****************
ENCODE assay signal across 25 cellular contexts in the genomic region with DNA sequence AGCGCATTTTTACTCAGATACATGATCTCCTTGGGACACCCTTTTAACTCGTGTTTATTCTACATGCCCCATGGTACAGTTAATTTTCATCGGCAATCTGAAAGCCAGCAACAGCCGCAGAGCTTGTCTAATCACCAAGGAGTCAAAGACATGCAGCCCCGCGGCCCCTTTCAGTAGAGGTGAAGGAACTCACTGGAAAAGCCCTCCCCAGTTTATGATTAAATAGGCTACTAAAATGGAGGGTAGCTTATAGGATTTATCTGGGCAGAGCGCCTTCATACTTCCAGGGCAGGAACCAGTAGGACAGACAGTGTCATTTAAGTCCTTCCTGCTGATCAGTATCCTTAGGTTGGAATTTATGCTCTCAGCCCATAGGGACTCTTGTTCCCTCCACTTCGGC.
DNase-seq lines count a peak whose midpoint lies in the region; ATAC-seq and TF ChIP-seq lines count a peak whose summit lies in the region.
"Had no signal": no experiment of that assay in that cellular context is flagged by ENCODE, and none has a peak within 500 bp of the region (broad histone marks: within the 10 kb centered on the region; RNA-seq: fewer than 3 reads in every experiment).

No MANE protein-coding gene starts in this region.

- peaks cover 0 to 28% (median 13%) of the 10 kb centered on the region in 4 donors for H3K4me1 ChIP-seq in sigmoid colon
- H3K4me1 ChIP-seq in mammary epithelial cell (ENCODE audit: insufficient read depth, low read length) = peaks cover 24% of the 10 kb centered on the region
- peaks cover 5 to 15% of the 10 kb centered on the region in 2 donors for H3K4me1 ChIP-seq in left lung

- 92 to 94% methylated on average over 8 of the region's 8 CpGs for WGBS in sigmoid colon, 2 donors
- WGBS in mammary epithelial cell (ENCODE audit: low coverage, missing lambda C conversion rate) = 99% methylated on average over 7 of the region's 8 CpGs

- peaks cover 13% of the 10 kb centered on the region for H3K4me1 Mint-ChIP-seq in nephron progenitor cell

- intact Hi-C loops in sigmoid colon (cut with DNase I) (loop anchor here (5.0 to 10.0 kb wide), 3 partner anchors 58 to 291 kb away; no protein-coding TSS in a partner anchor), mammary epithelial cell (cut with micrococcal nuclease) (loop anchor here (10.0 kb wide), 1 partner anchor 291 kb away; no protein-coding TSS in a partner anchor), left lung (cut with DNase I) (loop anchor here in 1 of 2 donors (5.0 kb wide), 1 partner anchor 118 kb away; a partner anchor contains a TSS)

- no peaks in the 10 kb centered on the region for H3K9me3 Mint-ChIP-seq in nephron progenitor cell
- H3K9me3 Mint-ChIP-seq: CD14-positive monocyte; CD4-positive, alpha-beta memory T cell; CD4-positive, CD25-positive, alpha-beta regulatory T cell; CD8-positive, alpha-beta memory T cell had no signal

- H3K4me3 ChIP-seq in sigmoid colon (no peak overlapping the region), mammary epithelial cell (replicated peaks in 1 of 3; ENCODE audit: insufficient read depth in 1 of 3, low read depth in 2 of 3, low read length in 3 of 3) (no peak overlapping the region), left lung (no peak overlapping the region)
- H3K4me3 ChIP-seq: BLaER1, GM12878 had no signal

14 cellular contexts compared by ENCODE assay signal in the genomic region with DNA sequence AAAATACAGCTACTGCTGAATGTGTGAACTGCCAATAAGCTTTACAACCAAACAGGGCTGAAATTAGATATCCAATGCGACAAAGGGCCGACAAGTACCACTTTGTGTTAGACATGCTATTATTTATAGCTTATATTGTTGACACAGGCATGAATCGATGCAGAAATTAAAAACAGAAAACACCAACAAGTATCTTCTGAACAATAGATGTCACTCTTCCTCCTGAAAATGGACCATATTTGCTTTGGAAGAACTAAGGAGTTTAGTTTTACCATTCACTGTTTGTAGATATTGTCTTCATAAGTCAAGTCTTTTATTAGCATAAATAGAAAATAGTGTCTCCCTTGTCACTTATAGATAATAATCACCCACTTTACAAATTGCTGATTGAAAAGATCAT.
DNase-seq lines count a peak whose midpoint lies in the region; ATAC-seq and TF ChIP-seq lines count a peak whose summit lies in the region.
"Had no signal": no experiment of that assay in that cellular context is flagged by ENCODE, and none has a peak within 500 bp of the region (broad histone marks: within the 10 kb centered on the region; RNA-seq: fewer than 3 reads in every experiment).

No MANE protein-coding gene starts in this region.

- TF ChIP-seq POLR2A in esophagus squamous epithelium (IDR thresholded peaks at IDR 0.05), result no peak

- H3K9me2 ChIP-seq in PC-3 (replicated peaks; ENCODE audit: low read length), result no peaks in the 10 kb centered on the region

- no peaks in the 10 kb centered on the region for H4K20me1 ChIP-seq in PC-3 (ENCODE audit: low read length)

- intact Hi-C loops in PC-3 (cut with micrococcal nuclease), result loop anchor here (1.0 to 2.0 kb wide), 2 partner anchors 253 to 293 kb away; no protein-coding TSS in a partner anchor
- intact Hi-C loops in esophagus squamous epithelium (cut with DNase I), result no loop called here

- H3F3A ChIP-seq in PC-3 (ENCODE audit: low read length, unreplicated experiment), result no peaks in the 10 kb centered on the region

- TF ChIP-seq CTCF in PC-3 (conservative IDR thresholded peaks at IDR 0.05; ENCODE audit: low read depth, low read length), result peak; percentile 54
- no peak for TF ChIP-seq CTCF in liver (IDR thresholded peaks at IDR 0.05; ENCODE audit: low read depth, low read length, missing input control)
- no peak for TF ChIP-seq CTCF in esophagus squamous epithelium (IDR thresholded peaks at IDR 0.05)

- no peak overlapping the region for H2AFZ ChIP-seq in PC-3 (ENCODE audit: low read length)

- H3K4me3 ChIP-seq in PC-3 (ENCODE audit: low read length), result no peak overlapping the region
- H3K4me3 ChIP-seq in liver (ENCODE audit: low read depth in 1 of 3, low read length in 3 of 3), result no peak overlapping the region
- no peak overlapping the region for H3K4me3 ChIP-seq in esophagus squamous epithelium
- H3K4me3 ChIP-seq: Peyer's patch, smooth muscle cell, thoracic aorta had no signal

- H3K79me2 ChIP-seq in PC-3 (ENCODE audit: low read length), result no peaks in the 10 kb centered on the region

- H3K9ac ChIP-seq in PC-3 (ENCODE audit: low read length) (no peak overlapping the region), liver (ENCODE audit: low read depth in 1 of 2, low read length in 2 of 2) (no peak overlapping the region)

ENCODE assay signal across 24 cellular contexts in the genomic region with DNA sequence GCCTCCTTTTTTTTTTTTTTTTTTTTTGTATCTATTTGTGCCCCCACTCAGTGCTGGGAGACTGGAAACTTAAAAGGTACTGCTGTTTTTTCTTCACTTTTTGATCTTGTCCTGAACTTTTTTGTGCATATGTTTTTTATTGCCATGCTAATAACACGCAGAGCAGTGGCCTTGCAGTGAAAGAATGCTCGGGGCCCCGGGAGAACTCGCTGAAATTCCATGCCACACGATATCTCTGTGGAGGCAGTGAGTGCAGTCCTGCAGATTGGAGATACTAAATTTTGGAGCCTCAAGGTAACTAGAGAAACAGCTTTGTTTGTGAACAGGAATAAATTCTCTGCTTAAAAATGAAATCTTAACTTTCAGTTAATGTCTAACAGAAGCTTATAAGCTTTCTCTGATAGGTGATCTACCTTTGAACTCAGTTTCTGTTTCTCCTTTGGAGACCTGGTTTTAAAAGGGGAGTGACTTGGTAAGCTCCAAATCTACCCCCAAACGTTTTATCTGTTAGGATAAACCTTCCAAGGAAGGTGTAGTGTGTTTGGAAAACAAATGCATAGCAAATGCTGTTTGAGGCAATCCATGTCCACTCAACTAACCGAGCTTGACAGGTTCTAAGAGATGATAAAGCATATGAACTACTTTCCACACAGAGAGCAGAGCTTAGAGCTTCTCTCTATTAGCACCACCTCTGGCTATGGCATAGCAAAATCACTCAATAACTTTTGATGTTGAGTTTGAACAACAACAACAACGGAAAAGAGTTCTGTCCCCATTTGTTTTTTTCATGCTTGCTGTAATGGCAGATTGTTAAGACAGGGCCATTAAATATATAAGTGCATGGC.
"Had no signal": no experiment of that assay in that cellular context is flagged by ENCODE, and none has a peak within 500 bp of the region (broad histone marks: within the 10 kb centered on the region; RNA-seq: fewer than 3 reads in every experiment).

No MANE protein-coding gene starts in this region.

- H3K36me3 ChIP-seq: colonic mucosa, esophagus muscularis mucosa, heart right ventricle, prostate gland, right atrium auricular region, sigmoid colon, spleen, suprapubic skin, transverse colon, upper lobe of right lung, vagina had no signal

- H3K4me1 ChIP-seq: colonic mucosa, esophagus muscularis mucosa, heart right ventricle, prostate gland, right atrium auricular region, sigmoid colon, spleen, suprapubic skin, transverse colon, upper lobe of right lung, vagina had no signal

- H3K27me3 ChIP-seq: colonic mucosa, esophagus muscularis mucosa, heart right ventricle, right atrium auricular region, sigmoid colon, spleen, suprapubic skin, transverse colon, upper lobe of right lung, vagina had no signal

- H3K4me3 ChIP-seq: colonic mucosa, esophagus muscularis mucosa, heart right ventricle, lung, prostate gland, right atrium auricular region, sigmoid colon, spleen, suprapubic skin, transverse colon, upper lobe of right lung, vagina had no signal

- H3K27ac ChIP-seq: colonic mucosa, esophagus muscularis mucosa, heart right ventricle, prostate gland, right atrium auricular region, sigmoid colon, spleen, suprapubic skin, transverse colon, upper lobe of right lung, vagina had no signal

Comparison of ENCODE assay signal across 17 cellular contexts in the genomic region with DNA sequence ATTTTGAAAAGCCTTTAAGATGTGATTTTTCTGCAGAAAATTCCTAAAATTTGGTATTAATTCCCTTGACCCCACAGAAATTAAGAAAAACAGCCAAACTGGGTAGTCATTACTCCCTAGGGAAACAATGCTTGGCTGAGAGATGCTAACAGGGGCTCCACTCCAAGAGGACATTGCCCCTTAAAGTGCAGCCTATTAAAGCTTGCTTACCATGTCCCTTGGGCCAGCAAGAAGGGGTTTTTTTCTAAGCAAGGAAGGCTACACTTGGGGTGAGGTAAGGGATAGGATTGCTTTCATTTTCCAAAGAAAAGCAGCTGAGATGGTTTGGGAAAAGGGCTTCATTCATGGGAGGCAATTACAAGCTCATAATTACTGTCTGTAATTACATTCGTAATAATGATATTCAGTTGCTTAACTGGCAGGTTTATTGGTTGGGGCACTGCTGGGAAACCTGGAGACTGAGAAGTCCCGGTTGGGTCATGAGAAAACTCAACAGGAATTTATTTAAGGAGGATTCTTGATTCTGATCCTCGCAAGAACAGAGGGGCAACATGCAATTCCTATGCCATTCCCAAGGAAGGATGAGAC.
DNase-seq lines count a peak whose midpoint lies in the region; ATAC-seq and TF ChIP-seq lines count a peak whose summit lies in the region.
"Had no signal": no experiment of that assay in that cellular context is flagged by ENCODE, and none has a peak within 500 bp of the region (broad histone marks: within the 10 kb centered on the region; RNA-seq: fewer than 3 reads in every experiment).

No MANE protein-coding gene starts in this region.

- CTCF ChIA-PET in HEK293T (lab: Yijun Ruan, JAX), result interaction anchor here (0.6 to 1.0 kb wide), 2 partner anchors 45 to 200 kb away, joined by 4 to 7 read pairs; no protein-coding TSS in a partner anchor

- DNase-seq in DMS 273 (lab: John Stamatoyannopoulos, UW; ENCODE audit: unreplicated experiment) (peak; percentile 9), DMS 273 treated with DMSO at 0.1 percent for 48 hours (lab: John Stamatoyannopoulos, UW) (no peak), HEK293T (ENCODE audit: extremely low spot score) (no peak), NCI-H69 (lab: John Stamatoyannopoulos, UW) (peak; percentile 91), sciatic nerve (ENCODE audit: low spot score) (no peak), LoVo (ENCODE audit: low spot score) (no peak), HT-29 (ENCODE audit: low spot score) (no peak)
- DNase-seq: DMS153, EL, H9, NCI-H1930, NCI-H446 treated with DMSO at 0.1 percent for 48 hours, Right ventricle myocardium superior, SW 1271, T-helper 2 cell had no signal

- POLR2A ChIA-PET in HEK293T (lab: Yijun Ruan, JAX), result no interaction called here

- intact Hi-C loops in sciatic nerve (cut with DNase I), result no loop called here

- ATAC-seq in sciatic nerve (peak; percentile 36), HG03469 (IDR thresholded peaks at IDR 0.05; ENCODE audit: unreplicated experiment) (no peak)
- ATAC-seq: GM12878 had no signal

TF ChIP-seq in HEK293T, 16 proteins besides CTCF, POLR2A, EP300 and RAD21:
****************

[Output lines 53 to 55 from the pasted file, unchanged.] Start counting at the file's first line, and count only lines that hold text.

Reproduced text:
- ATAC-seq in sciatic nerve (peak; percentile 36), HG03469 (IDR thresholded peaks at IDR 0.05; ENCODE audit: unreplicated experiment) (no peak)
- ATAC-seq: GM12878 had no signal

TF ChIP-seq in HEK293T, 16 proteins besides CTCF, POLR2A, EP300 and RAD21: